Co-written and recorded in the space of a week with his long-time musical partner Luther Russell, this powerful album is fired by an urgency to respond to a nation plagued by division, hate and uncertainty.
Although born in Argentina, Fernando Viciconte’s early adulthood was initially spent in Los Angeles. He subsequently moved to Portland in 1994 where he released 5 albums between 1994 and 2001.
Despite having lived and worked so long in the U.S., the current political climate means that he now lives in fear of being sent back to a country he never really knew.
The scene is set with the full-blooded opening track that identifies the Division Lines with the absence of common ground between left and right and the countless causes for conflict.
The record’s nightmarish cover is indicative of his mood and the spirit of John Lennon looms large in many of the songs. In particular, you can easily detect the troubled Beatle of ‘Help!’ and the post-therapy primal rage expressed in his 1969 debut solo album – Plastic Ono Band. Thirsty Man has a similar melody line to ‘You’ve Got To Hide Your Love Away’ and Lennon’s plea to ‘Just give me some truth’ is a sentiment Fernando takes on board and runs with.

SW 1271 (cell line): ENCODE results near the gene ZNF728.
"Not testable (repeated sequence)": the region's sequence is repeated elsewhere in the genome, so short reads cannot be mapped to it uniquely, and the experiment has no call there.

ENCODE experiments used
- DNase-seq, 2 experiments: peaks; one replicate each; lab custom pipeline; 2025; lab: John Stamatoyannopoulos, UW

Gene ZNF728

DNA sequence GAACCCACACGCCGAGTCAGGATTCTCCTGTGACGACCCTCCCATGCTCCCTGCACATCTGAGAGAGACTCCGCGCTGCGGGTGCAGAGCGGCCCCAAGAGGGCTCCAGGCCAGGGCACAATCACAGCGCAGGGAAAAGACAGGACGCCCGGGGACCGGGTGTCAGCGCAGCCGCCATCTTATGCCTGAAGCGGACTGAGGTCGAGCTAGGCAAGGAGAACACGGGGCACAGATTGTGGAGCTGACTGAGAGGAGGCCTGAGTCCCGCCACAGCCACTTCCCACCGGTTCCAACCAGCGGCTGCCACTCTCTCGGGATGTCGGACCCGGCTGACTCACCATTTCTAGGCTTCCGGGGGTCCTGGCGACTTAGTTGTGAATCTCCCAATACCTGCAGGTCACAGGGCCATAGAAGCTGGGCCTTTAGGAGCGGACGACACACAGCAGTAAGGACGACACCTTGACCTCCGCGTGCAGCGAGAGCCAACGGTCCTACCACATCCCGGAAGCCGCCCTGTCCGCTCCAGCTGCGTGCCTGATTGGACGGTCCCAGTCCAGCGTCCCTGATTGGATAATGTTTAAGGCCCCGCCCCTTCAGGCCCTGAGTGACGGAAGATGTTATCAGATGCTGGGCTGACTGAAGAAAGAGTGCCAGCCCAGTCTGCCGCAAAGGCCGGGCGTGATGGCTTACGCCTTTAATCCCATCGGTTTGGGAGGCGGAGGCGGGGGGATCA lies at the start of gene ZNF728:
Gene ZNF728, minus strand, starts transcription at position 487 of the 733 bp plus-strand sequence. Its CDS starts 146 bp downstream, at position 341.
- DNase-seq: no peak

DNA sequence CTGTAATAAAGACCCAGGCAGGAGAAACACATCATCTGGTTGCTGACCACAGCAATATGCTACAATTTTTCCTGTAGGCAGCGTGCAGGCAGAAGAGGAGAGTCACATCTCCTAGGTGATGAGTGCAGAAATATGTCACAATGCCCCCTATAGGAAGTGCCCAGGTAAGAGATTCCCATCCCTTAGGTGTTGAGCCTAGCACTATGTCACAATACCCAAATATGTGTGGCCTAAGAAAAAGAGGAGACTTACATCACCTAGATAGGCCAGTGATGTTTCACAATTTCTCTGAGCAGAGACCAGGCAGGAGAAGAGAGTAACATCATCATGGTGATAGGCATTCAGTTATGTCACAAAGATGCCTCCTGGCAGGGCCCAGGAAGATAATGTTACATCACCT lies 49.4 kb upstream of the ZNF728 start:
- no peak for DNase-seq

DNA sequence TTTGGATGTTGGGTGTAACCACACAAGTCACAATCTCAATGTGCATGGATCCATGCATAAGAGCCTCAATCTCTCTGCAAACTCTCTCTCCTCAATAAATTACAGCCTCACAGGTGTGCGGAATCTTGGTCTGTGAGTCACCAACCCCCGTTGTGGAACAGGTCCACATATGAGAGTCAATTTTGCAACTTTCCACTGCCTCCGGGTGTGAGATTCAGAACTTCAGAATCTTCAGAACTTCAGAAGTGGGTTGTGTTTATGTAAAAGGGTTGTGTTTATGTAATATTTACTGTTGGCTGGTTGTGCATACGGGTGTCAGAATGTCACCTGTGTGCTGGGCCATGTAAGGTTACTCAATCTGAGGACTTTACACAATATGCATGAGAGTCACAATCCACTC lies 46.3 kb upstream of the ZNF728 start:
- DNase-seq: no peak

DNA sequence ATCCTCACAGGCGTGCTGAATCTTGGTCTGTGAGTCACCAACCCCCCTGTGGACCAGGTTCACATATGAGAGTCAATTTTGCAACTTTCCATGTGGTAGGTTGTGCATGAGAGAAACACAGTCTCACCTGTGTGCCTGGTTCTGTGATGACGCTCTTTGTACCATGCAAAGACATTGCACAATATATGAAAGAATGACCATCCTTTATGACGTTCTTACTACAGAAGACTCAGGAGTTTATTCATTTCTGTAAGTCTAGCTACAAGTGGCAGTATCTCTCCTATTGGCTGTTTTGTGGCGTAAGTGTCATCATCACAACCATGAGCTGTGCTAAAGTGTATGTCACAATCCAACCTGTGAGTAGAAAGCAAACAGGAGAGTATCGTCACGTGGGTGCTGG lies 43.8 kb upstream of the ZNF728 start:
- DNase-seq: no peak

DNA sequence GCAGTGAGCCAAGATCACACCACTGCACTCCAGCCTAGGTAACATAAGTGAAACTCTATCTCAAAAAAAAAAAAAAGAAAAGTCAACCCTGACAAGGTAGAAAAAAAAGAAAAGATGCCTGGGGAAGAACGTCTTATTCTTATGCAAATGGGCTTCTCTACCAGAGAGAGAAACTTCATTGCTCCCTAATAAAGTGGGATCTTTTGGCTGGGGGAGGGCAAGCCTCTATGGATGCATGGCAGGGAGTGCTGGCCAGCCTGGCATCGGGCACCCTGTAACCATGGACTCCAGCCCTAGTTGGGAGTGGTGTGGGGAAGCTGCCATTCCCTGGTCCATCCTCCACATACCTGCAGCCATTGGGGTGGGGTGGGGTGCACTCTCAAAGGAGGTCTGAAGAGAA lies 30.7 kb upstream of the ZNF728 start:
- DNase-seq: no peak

As the nature of truth is a fiercely debated commodity of late it is perhaps not surprising that ‘Traitors Table’ contains more questions than answers.
We hear this in the ”Who am I?” identity crisis of I Don't Know as he sees the ominous warning signs with “the same old hate getting bolder”. No Deal ends by asking ”What is real?” while a more pointed question is posed in Hey Darlene: “Have you seen the places where the rich people go?
Although The Company is a deceptively bouncy piece, Fernando fires off a series of loaded questions pertaining to how connected the society of the so-called ‘millennial’ generation really is.
Another track (Is This Normal?) finds him ”caught between a nightmare and a bad dream” while ”Is this your neighborhood?” is the pressing question in the closing track Turned Away which plays out with frenzied guitar and feedback as if to give release to all the pent up anger.
Fernando is in remarkably good voice throughout considering that he was recently diagnosed with a hiatal hernia that threatened to do permanent damage to his larynx and vocal cords. Only on These Are The Days does he sound fragile and slightly hoarse. Surgery initially gave a high chance of recovery from this condition but in 2018 the problems returned and live performances are currently on indefinite hold.
The fear is that this, his ninth album, may therefore be his last. Let’s pray this is not the case as the need for articulate and defiant voices like his has never been greater.
Hear ‘Traitor’s Gate’ on Bandcamp